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Pound a nail in at the point where your post must align, then run some string to the post install corner. Use a square to determine 90 degrees.

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Pound in a stake that corresponds perfectly to your 90-degree string, and tie the string taut onto the stake.

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Viola! You have a straight, 90-degree line from one definite corner of your deck to the future position of a corner of your deck.

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Do the same thing with a string running perpendicular to create the full and precise corner position. Check for 90 degrees.

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Place your concrete forms into all the holes along both strings. The string should run to the side of center above your form. In fact, you should aim to have your post placement as close to the center of your concrete forms as possible; however, if they’re a little off-center, it’s okay as long as there’s enough room for the concrete to form all the way around the post.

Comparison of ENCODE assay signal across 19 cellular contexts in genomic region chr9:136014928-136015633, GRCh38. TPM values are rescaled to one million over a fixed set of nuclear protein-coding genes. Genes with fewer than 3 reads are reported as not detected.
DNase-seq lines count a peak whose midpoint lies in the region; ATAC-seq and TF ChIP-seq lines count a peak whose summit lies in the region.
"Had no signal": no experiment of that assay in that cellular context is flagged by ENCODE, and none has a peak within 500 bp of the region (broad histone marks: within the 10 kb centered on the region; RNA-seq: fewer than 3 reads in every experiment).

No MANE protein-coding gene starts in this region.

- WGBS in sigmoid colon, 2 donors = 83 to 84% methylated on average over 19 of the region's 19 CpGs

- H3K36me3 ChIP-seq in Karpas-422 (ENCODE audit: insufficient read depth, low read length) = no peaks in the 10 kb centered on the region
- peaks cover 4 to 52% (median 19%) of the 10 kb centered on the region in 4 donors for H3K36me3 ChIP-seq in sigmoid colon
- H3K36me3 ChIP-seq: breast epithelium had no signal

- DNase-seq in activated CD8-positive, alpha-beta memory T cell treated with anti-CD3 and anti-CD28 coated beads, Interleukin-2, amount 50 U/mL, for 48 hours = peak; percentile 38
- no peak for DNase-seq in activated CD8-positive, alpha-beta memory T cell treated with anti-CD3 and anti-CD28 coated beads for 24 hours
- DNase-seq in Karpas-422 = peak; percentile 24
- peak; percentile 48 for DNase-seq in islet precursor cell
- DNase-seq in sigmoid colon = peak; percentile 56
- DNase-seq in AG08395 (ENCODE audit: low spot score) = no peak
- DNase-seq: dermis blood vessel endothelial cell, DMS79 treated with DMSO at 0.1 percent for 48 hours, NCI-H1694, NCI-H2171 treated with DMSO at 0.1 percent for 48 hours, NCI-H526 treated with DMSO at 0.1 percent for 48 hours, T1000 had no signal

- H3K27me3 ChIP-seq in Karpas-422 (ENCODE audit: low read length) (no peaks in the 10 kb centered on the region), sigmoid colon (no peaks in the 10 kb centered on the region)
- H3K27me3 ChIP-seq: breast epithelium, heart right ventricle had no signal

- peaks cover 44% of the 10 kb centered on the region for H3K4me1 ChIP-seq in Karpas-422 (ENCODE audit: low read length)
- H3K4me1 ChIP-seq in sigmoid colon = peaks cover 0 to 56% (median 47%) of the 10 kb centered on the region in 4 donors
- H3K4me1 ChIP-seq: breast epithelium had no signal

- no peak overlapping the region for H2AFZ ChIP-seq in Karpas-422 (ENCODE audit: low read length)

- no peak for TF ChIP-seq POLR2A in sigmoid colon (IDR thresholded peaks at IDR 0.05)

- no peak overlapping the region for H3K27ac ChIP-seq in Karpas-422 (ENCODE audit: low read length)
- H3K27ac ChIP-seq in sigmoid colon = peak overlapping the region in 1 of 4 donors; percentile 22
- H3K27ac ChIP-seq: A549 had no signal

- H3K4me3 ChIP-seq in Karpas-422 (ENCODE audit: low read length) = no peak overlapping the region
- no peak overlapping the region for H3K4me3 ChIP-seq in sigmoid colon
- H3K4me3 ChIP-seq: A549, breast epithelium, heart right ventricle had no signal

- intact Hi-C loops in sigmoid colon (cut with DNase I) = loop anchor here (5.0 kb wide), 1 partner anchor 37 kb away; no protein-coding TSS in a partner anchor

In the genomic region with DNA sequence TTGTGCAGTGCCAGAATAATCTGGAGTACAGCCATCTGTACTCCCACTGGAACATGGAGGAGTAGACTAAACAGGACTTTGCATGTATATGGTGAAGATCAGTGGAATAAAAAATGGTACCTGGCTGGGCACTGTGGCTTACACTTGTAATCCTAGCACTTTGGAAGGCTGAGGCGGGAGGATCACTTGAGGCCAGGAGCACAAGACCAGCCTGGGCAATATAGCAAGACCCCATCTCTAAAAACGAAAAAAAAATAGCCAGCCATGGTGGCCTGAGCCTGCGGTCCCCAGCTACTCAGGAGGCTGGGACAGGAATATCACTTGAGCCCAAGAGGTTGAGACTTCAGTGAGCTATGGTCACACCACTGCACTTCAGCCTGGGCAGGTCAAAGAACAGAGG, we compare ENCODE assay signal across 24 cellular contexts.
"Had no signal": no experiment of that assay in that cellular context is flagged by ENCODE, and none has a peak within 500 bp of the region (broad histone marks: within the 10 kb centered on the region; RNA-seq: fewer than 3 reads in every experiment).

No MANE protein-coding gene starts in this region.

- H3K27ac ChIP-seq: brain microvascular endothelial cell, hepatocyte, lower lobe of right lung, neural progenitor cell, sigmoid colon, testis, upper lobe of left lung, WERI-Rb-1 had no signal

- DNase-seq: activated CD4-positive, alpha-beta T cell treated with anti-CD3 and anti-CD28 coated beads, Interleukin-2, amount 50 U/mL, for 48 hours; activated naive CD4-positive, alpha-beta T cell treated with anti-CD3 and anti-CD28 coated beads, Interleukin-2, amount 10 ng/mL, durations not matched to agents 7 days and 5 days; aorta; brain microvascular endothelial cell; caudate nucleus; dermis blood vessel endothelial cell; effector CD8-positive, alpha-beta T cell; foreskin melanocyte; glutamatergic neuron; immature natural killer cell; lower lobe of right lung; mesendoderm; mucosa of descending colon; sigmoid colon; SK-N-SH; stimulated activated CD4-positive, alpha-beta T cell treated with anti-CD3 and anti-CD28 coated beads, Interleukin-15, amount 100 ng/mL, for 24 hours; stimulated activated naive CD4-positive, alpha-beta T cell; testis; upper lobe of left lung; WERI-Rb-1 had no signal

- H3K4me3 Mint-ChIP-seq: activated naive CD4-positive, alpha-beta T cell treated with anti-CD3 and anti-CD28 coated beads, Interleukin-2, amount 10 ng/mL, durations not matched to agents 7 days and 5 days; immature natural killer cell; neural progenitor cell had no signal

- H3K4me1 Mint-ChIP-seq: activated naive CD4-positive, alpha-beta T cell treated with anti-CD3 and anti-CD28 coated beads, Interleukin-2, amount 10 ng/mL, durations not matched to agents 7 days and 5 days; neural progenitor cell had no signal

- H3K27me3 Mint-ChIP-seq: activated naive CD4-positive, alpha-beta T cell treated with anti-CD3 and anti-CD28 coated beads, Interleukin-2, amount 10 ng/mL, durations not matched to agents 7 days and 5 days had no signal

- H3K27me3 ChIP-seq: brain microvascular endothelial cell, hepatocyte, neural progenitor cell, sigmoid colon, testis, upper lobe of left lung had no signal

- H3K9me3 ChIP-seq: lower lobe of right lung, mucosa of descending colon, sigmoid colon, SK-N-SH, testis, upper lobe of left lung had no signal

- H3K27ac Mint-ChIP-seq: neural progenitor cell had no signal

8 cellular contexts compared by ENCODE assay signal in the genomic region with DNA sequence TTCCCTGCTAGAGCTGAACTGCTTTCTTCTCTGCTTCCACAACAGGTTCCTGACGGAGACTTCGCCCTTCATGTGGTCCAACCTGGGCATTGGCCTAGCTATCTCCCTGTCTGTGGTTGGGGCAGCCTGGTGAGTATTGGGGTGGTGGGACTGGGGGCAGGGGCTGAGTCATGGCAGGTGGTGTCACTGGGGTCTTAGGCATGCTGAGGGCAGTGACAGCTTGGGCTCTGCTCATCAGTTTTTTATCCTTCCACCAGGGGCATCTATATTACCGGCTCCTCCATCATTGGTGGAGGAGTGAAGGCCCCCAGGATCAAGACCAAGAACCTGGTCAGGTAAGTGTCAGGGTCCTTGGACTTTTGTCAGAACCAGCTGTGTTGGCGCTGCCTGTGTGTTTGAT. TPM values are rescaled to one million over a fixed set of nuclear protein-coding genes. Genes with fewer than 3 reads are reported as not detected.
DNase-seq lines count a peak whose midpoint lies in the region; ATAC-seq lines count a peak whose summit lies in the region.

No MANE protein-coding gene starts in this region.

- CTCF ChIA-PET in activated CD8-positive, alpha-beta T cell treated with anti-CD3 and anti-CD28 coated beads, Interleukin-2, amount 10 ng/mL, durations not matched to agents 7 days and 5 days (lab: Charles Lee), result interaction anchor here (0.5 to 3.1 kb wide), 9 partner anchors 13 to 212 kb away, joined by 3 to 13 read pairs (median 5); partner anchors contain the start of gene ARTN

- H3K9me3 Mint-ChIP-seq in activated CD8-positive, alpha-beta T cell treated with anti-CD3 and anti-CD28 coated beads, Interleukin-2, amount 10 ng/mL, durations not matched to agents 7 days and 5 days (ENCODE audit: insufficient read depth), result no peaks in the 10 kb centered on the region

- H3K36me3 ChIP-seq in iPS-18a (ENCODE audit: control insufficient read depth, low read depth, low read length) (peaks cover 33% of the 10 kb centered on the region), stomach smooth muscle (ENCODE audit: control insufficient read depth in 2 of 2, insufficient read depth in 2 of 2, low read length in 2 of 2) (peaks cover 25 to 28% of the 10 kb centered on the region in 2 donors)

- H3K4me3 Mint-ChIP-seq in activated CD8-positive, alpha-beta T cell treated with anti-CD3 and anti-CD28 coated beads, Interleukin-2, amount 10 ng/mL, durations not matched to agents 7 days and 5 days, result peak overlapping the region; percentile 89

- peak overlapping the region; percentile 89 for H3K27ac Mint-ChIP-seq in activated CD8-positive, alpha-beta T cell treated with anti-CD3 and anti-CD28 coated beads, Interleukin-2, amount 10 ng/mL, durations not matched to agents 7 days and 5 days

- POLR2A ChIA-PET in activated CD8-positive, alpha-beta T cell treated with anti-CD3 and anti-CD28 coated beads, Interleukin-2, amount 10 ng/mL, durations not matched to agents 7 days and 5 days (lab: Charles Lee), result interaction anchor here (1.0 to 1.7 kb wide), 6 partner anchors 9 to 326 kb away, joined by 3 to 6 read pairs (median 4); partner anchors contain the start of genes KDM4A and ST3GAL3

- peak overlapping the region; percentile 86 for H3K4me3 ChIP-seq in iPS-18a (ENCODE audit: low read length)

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Once your concrete form is positioned and ready, use a hose to run about 2” of water into the bottom of it.

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You’ll want to make sure you have fast-setting concrete that specifically states it doesn’t need to be pre-mixed. This is so quick and easy, if you get the right concrete mix.

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Pour about 1/5 or 1/4 of a 50# bag of concrete mix into the water at the bottom of your concrete form.

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Place the post down into the concrete, and immediately check for level against the string. Be sure the side of the post next to the string only grazes it and doesn’t push it out of place in order to touch. If it’s not quite right, pull the post out and wiggle it down into the concrete again or slide it until you’re exactly level, barely touching the string.